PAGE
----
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5 of the world's best kite festivals

14 February 2020 08:22

Travel in search of elaborate kite displays

Travel in search of elaborate kite displays

Did you know that Kite Flying Day falls on 8th February? Giant kites, kite fighting and kite workshops are a flight away. Read on for five of the best kite festivals from around the world...

The Barrilete Festival, Guatemala

Head to Sumpango on All Saints Day, Sunday 1st November, to join Guatemalans as they fly huge kites around 15 to 20 metres wide as part of the Día de los Muertos (Day of the Dead) hangover. The tradition dates back to the Mayans who would fill the skies to ward off bad spirits after their 24-hour stint with mortals. The complex designs take up to five months to create from scratch.

The Zilker Kite Festival, USA

March in Austin, Texas has meant almost only one thing for the past 90 years: the Zilker Kite Festival. Long before the famed SXSW music festival, the city founded its kite fest to encourage creativity in kids. Bring your own kite or purchase one at the Zilker Park venue to fly uncompetitively, the choice is yours. The family-friendly day welcomes pets and hosts a fun run and musical concert alongside a traditional flying contest.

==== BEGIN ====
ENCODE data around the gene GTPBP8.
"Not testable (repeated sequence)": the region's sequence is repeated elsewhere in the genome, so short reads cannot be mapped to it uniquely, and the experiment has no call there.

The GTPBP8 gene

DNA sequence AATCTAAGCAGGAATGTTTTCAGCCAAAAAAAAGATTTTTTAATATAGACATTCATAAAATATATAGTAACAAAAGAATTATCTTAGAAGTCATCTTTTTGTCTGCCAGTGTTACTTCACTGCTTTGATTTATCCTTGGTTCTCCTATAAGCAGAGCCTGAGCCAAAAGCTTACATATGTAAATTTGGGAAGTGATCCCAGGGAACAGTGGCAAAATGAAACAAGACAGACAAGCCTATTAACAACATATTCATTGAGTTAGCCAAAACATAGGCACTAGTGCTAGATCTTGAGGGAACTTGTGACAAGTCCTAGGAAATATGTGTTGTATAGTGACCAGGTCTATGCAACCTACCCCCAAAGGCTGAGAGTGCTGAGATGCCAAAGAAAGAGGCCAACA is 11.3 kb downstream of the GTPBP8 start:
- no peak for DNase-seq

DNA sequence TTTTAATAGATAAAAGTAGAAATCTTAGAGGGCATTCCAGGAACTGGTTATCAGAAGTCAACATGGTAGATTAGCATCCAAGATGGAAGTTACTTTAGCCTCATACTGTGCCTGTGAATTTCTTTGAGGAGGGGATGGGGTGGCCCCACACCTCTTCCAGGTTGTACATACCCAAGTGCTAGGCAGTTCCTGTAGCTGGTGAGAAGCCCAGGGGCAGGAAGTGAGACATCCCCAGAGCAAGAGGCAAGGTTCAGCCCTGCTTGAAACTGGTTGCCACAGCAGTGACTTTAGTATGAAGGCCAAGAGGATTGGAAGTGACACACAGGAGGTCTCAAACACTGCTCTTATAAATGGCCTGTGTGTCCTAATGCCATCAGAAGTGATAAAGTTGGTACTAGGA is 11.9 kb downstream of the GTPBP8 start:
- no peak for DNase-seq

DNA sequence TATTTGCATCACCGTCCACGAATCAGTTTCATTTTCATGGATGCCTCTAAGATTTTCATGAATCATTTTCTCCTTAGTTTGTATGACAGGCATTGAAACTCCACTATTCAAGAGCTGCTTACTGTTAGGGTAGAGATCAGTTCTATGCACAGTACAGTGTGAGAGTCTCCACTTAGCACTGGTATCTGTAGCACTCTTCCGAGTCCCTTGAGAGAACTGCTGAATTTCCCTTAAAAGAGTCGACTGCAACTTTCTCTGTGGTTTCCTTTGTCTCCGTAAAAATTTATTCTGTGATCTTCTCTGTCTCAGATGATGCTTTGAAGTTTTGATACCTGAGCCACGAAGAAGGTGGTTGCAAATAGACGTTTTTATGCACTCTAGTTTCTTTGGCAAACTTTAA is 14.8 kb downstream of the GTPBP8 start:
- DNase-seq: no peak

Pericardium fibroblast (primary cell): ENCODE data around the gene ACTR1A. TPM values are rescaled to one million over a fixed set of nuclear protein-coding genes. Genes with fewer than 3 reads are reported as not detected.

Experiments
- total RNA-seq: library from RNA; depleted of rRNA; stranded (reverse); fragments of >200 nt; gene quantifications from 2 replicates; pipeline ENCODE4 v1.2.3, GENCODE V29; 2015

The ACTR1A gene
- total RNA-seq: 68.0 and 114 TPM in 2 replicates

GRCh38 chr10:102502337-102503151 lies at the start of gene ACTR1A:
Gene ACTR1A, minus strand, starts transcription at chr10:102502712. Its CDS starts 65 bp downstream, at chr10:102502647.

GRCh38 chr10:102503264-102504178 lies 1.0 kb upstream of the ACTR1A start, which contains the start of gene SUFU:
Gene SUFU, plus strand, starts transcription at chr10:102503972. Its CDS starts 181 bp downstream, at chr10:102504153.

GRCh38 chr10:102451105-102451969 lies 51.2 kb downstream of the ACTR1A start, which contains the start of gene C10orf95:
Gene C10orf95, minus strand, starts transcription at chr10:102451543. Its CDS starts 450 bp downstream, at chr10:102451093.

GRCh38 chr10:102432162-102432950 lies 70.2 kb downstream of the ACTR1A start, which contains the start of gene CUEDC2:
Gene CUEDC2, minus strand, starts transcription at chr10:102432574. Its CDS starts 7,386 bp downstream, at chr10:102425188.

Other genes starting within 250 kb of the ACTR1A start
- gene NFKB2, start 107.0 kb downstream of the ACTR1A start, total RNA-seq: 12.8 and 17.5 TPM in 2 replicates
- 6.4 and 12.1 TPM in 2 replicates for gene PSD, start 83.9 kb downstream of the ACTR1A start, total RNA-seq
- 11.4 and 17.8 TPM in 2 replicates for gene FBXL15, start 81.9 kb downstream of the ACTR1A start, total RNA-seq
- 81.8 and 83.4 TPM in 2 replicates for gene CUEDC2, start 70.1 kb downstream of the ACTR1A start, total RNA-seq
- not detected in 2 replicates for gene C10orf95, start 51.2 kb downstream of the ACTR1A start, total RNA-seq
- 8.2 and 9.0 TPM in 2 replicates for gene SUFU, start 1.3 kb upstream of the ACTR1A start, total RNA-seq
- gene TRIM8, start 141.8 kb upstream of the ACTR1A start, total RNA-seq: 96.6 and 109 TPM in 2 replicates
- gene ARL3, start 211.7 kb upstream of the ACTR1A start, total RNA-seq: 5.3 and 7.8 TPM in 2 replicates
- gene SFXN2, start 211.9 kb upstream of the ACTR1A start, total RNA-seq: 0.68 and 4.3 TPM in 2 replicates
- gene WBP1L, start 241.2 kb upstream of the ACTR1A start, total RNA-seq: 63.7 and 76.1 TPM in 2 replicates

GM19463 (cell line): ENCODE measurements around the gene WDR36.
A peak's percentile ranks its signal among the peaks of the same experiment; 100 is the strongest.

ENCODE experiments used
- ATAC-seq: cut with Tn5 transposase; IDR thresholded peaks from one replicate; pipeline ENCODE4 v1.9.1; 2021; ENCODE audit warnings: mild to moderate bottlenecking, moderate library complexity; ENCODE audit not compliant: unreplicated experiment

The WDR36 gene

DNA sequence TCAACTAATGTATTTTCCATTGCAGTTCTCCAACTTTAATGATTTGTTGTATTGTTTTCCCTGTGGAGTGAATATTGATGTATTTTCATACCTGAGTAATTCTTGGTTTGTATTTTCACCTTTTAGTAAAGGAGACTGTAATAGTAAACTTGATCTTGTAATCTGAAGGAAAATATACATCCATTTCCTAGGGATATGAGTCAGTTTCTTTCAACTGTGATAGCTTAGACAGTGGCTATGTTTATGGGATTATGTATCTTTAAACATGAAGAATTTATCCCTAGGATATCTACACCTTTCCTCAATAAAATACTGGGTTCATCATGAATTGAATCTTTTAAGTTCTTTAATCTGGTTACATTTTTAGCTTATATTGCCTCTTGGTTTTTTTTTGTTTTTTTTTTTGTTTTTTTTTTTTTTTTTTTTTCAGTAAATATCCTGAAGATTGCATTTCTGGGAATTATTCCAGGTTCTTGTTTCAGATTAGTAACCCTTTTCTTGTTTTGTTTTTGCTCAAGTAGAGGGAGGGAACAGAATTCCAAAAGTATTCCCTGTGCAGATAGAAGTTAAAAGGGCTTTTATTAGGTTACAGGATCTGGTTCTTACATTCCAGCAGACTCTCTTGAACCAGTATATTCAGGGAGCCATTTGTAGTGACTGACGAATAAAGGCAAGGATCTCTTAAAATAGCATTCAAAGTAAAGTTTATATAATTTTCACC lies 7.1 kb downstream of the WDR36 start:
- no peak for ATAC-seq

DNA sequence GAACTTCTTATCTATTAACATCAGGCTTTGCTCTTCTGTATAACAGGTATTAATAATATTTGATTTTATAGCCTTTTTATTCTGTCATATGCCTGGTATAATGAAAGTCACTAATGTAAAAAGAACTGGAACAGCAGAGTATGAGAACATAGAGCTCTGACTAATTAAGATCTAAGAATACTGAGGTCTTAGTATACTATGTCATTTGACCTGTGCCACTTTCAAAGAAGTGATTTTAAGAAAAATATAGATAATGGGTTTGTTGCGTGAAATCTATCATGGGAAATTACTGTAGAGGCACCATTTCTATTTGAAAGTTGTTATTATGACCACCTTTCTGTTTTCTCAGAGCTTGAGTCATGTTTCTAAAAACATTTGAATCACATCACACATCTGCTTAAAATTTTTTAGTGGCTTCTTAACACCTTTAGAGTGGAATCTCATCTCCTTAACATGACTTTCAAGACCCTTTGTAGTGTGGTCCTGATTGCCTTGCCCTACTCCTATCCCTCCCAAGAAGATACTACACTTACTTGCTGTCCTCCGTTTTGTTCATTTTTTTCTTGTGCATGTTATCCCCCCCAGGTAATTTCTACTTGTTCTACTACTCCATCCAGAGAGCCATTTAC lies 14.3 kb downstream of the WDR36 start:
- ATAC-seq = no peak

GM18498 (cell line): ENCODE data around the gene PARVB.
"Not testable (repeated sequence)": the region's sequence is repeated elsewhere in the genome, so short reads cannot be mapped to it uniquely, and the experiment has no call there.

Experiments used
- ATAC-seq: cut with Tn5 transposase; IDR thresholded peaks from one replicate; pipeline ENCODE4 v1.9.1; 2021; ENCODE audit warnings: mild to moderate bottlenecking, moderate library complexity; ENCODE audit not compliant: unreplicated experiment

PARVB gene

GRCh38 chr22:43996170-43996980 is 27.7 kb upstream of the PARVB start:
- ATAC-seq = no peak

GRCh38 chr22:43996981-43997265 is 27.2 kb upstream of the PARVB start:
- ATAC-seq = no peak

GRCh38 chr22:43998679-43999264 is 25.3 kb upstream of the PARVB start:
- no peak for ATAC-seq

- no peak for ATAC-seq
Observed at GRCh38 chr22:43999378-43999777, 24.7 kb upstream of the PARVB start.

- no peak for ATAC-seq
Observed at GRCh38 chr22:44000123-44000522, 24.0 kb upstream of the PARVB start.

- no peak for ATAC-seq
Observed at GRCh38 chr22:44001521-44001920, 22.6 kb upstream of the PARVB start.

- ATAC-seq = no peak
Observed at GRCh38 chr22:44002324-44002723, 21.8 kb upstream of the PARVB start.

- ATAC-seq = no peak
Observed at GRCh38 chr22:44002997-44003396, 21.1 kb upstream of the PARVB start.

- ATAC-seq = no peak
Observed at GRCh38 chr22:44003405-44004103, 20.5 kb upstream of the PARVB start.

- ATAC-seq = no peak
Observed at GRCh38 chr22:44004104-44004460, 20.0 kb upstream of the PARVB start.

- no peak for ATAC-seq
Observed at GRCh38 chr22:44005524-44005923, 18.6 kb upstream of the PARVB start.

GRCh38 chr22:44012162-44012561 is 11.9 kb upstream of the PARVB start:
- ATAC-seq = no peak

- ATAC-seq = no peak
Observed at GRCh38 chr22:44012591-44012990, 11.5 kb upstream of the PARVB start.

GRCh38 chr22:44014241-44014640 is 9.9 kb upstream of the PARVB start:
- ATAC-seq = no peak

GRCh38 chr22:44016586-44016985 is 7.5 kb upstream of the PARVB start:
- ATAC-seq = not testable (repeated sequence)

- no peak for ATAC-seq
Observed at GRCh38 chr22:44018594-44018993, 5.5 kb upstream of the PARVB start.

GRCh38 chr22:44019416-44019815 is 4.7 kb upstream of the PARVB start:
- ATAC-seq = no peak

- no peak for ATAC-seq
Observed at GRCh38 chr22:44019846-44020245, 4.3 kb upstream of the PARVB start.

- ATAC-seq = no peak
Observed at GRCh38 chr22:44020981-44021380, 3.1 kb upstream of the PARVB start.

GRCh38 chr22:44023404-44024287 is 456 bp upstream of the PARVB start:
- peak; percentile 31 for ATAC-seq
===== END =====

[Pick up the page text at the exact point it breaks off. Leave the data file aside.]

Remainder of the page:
The Festival of the Winds, Australia

Over 70,000 visitors flock to Sydney in September for a coastal kite flying bonanza. Bondi's pristine beaches welcome enthusiasts parading their handmade creations, with the helpful gusts of fresh sea air. The free event has been held here for more than four decades and crowds today are entertained by more food stalls, kite making workshops and art installations than ever.

International Kite Festival, India

The state of Gujarat celebrates its kite festival every January after months of preparation. Patang Bazaar, a dedicated kite market, opens 24 hours a day in the final week before the festival to make sure nobody misses out on the seven-day celebration. Festival highlights include the 500-kite chain, fixed to a single string and handmade by the master kitemaker of Ahmedabad. When night falls tukkals or lighted paper lanterns take to the sky in their thousands.

Hamamatsu Festival, Japan

When the Lord of Hamamatsu Castle's first son was born in the 16th century, the nation celebrated with the help of kites. The tradition of marking your firstborn son with a flight remains to this day, but extended to mark the birth of daughters too. Keep your eyes peeled for kite fights – the fading custom sees skilled flyers use friction to cut the twine of their opponents.

Fancy taking to the skies yourself? Don't forget your insurance

At World First we offer worldwide travel insurance so you can follow your kite in skies across the world.